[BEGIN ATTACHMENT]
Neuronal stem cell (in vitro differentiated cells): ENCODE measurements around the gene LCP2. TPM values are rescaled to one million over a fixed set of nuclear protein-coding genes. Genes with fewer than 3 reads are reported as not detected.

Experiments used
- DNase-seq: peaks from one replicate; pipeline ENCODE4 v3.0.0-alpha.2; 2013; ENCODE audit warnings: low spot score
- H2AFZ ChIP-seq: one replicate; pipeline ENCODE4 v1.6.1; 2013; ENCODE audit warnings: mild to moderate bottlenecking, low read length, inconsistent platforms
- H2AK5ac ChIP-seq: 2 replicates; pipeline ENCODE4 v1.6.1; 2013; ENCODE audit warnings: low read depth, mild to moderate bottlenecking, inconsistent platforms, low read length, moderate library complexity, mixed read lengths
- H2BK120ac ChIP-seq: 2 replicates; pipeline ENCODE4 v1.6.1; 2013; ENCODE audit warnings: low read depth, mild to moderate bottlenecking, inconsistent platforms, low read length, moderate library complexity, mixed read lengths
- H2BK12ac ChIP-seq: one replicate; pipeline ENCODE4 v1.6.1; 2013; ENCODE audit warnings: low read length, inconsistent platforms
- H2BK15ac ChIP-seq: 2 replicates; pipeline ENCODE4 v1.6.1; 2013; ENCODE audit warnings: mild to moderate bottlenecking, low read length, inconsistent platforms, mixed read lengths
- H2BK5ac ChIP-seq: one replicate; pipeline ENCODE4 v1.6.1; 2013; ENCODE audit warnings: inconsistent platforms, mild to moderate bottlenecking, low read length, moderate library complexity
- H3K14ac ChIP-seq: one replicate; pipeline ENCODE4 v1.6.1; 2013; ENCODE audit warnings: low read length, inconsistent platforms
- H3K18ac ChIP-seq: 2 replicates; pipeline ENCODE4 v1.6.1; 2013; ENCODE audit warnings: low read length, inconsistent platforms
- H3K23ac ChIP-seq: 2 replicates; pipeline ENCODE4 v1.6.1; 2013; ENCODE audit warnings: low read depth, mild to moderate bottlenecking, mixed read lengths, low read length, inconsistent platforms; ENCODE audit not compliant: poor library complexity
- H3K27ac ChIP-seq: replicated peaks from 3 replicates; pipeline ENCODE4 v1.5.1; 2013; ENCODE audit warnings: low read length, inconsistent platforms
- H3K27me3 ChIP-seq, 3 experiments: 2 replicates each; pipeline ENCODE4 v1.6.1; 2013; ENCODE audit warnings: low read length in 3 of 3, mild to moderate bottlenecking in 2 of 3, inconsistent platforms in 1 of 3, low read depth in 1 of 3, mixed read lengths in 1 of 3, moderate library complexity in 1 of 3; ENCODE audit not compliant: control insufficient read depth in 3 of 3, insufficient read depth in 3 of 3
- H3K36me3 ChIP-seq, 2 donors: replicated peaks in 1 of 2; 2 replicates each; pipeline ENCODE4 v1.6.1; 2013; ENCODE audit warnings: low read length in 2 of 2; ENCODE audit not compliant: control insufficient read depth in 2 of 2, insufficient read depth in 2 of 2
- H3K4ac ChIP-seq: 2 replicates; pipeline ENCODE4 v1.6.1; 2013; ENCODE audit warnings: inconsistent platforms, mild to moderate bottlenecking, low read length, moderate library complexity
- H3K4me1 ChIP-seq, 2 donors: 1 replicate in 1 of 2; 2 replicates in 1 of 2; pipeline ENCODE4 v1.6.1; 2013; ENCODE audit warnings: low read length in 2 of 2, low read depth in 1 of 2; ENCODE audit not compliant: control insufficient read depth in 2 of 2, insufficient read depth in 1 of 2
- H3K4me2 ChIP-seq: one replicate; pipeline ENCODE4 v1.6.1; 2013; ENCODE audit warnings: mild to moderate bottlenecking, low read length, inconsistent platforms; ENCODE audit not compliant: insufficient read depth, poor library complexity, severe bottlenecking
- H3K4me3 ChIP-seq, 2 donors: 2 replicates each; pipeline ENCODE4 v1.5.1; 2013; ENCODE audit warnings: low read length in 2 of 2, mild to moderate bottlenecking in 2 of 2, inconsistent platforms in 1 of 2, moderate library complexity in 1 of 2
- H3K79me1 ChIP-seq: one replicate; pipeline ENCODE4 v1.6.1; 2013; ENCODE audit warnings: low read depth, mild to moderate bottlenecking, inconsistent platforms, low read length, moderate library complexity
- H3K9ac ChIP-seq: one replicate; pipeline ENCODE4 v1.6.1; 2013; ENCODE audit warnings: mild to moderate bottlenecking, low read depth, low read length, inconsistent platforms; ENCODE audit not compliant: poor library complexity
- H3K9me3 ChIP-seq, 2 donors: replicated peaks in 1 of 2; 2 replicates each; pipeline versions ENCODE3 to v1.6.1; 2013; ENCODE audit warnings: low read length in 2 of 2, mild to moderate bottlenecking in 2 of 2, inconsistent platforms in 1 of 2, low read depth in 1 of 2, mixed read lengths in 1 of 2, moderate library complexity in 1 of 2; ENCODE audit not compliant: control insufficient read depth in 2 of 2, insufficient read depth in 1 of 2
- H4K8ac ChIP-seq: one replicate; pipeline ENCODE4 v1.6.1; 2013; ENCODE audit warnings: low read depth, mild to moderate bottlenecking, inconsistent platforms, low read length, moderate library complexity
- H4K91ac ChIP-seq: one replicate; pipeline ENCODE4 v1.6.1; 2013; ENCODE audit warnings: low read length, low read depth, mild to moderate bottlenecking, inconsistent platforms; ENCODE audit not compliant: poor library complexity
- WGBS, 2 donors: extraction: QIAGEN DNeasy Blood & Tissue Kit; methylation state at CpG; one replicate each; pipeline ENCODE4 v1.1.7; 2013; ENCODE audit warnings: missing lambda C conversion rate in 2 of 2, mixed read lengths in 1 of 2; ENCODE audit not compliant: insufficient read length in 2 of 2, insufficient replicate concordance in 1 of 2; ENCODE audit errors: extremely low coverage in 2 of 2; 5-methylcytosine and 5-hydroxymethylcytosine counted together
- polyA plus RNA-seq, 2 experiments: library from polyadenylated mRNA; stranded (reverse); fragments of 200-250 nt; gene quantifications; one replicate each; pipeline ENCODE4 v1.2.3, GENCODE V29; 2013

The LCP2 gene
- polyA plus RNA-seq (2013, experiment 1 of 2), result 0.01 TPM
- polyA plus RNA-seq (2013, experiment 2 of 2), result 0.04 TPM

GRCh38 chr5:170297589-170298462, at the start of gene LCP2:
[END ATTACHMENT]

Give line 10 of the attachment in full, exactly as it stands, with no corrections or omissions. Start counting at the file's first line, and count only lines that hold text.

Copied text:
- H3K14ac ChIP-seq: one replicate; pipeline ENCODE4 v1.6.1; 2013; ENCODE audit warnings: low read length, inconsistent platforms